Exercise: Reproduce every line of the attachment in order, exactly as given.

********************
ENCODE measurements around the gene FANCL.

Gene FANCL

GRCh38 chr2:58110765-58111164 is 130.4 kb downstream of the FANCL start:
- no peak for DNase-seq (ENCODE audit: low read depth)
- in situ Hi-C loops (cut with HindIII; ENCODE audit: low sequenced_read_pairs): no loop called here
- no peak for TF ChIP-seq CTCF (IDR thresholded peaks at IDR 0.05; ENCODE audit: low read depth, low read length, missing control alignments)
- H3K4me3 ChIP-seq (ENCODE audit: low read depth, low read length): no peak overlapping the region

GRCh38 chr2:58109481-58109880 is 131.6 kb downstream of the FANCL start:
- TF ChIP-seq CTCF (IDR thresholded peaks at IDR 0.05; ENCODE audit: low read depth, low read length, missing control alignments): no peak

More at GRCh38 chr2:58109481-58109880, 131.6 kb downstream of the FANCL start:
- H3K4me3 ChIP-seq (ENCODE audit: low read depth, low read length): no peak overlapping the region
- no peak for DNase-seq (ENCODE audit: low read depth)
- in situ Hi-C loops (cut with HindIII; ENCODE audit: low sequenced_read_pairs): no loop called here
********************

ENCODE measurements around the gene FANCL.

Gene FANCL

GRCh38 chr2:58110765-58111164 is 130.4 kb downstream of the FANCL start:
- no peak for DNase-seq (ENCODE audit: low read depth)
- in situ Hi-C loops (cut with HindIII; ENCODE audit: low sequenced_read_pairs): no loop called here
- no peak for TF ChIP-seq CTCF (IDR thresholded peaks at IDR 0.05; ENCODE audit: low read depth, low read length, missing control alignments)
- H3K4me3 ChIP-seq (ENCODE audit: low read depth, low read length): no peak overlapping the region

GRCh38 chr2:58109481-58109880 is 131.6 kb downstream of the FANCL start:
- TF ChIP-seq CTCF (IDR thresholded peaks at IDR 0.05; ENCODE audit: low read depth, low read length, missing control alignments): no peak

More at GRCh38 chr2:58109481-58109880, 131.6 kb downstream of the FANCL start:
- H3K4me3 ChIP-seq (ENCODE audit: low read depth, low read length): no peak overlapping the region
- no peak for DNase-seq (ENCODE audit: low read depth)
- in situ Hi-C loops (cut with HindIII; ENCODE audit: low sequenced_read_pairs): no loop called here